0000000100346ccc opiodr (1065319d8, 3c, 106400, 1065327e0, 106532, 106528) + 60c
000000010033f660 opidrv (106534f60, 0, 3c, 106531c98, 3c, 0) + 380
0000000100339c30 sou2o (ffffffff7ffff2a8, 3c, 4, ffffffff7ffff2d0, 105e0c000, 105e0c) + 50
00000001002fbf5c opimai_real (2, ffffffff7ffff3a8, 104050b4c, 1064cd848, 247cbfc, 14800) + 7c
00000001002fbe18 main (2, 8, 0, ffffffff7ffff3b8, ffffffff7ffff4c8, ffffffff7b500140) + 98
00000001002fbd3c _start (0, 0, 0, 0, 0, 0) + 17c

And one of the highlighted functions (kksParseCursor) already gives out that this process is parsing.
And the other function (kksLoadChild) gives out that we are in process of hard parsing (as soft parsing does not need to load child cursors into library cache)

Some more bits:

  • The rpiswu function is the one initializing a separate runtime execution context for any hard parsing recursive activity ( RPI = Recursive Program Interface )
  • The apa* functions above also indicate parsing action
  • The kko* functions are the ones taking care of SQL query transformation, validation and various other checks

On Oracle 10g+ you can actually measure session execution time spent parsing by sampling V$SESS_TIME_MODEL, what I have done using my Snapper tool here:

SQL> @sn 10 106

-- Session Snapper v1.07 by Tanel Poder ( http://www.tanelpoder.com )

---------------------------------------------------------------------------------------------------------------------------------------------
HEAD,     SID, SNAPSHOT START   ,  SECONDS, TYPE, STATISTIC                               ,         DELTA,  DELTA/SEC,     HDELTA, HDELTA/SEC
---------------------------------------------------------------------------------------------------------------------------------------------
DATA,     106, 20080603 06:31:17,       10, TIME, hard parse elapsed time                 ,      10124018,    1012402,     10.12s,      1.01s
DATA,     106, 20080603 06:31:17,       10, TIME, parse time elapsed                      ,      10124018,    1012402,     10.12s,      1.01s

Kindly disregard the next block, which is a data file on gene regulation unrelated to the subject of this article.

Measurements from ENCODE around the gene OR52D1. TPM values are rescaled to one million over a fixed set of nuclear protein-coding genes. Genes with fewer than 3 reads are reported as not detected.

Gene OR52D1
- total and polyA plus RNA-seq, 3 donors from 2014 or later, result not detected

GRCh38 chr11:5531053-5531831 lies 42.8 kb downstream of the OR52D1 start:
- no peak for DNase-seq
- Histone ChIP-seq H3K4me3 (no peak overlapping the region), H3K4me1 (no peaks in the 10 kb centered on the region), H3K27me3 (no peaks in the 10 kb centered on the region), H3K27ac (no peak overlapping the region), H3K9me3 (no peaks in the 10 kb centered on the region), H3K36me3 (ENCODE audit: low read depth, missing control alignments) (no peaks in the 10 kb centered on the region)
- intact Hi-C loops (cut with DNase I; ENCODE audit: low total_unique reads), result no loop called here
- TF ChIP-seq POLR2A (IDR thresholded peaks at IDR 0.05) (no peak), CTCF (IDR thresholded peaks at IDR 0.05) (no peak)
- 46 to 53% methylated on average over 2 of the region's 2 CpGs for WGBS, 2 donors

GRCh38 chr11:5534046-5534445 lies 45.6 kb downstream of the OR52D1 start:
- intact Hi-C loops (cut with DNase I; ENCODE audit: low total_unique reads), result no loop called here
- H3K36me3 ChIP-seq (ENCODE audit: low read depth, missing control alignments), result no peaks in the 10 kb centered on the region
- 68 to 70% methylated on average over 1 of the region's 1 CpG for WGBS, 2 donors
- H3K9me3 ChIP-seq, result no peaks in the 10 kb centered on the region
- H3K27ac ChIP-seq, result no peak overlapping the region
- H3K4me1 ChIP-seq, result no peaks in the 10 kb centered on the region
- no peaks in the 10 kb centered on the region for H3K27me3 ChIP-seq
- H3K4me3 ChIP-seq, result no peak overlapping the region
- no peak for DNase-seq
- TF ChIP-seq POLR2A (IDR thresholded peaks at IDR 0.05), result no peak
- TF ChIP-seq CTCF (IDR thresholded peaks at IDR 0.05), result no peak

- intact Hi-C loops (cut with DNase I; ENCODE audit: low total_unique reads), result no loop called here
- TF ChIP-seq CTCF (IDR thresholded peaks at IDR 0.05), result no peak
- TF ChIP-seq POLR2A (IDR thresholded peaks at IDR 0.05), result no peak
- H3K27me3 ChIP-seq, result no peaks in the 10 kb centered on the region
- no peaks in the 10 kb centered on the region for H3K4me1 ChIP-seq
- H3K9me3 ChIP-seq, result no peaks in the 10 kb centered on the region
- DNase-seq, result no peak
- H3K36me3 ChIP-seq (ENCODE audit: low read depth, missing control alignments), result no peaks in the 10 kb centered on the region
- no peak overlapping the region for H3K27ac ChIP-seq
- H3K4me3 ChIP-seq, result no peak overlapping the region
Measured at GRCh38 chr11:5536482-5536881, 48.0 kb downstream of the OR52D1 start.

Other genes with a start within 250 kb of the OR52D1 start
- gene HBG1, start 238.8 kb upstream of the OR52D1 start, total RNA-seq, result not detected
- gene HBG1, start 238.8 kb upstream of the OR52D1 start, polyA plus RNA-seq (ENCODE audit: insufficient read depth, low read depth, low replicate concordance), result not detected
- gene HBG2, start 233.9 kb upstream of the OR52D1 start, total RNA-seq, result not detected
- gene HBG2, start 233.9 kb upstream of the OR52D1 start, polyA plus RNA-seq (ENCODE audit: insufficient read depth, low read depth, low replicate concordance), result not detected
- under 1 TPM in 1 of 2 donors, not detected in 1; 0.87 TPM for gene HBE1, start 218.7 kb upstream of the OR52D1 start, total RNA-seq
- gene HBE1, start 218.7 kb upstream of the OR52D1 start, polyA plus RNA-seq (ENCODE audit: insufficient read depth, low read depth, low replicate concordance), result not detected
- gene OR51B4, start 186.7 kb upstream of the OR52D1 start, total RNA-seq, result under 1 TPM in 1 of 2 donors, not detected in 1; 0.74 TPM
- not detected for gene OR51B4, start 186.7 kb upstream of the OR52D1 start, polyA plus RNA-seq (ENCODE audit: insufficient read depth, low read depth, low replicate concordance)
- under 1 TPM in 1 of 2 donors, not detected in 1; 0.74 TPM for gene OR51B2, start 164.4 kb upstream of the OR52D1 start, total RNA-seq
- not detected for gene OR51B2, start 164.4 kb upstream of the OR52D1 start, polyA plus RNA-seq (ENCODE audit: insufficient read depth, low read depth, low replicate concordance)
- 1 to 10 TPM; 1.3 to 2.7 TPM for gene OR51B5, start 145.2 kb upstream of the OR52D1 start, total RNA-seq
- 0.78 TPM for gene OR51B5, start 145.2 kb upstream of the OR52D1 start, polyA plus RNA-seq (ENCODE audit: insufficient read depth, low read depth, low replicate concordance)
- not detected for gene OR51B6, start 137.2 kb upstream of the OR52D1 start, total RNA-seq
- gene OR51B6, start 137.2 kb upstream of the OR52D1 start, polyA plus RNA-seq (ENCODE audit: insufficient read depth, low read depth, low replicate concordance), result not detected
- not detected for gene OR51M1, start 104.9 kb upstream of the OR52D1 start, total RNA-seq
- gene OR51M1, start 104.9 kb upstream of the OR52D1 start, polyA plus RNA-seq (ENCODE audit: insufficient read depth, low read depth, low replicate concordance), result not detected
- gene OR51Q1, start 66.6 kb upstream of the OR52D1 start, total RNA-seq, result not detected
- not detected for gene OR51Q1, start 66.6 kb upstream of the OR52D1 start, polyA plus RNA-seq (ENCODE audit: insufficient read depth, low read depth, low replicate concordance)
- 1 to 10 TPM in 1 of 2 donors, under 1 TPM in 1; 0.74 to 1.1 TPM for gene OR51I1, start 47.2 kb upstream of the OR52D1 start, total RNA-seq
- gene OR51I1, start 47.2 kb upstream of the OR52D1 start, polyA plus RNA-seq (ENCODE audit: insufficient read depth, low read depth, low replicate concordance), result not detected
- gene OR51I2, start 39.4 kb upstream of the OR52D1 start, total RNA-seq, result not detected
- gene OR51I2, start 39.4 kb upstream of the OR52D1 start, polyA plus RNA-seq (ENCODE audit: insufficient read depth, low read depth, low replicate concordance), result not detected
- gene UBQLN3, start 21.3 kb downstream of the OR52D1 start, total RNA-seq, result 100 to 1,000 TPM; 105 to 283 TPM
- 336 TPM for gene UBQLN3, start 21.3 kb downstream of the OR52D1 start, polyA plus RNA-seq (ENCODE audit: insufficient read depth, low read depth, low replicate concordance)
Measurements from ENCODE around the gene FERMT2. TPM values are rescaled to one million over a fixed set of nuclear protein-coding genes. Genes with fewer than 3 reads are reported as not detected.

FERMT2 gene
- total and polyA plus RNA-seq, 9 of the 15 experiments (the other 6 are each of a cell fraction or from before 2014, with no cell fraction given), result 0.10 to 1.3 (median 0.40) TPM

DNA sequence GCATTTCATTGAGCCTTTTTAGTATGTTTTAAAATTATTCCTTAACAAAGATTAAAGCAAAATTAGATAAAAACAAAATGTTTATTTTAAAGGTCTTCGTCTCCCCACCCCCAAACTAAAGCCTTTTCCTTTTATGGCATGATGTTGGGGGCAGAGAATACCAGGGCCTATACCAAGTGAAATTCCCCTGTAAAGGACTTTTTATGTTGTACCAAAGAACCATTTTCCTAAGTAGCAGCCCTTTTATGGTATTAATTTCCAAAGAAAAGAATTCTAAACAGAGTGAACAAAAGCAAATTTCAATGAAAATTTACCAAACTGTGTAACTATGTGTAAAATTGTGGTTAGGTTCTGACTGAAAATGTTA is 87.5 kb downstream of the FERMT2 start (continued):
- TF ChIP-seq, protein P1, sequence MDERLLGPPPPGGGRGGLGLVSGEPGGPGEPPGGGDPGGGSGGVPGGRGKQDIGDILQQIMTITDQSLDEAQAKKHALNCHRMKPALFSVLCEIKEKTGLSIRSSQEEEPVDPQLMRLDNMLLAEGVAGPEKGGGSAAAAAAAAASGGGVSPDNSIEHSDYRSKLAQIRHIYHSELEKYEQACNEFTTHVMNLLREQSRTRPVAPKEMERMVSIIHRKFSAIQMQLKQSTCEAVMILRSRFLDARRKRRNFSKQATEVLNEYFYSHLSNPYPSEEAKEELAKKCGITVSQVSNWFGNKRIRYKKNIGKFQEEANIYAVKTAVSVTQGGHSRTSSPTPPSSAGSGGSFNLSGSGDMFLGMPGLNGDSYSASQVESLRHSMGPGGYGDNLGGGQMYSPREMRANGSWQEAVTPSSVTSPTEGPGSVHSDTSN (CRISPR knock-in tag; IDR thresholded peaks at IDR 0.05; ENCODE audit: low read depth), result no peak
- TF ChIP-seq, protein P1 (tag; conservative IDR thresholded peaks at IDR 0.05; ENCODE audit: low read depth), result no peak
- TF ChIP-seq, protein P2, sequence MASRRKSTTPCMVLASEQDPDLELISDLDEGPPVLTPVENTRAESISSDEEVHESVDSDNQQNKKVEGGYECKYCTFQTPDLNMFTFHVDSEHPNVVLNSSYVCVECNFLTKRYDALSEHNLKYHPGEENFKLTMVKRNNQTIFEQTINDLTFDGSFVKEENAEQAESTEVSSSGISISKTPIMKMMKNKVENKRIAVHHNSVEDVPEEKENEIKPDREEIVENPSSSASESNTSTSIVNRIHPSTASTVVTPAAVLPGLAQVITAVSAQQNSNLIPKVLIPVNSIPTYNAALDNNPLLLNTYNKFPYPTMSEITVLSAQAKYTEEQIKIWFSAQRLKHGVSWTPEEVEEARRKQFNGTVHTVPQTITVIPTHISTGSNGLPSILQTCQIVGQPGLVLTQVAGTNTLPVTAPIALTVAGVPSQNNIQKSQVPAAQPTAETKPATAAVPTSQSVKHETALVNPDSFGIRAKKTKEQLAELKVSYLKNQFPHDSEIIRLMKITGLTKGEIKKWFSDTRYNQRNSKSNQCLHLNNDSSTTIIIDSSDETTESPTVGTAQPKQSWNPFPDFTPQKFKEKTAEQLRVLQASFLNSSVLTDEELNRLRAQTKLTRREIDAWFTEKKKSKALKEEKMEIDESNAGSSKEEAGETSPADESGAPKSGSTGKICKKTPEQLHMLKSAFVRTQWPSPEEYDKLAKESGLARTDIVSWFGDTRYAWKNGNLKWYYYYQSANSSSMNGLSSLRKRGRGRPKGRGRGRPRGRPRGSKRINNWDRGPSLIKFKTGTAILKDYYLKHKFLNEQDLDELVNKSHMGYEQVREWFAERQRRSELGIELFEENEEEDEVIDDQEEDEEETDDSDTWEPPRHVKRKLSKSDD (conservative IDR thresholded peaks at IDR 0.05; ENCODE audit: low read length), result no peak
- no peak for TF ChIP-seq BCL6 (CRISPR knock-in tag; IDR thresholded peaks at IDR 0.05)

DATA,     106, 20080603 06:31:17,       10, TIME, DB CPU                                  ,      10113462,    1011346,     10.11s,      1.01s
DATA,     106, 20080603 06:31:17,       10, TIME, DB time                                 ,      10124018,    1012402,     10.12s,      1.01s
DATA,     106, 20080603 06:31:17,       10, WAIT, events in waitclass Other               ,            51,          5,       51us,      5.1us
--  End of snap 1

PL/SQL procedure successfully completed.

However as the original poster had STATISTICS_LEVEL=BASIC, these values were zero, for Time Model stats gathering STATISTICS_LEVEL needs to be set to either TYPICAL or ALL.

…but reading a stack trace is more fun, isn’t it? ;-)

Note that this year’s only Advanced Oracle Troubleshooting class takes place in the end of April/May 2014, so sign up now if you plan to attend this year!

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2 Responses to Advanced Oracle Troubleshooting Guide, Part 4: Diagnosing a long parsing issue

  1. Pingback: Advanced Oracle Troubleshooting Guide, Part 5: Sampling V$ stuff with WaitProf. Really fast. Using SQL! « Tanel Poder’s blog: Core IT for geeks and pros

  2. Charles says:

    Hi Tanel,
    A big fan of your blogs…
    Please, tell me how you can tell from your trace that the kksParseCursor and kksLoadChild functions are currently being executed, as opposed to them having BEEN executed at some point in the past?
    Thank you if you have time to respond!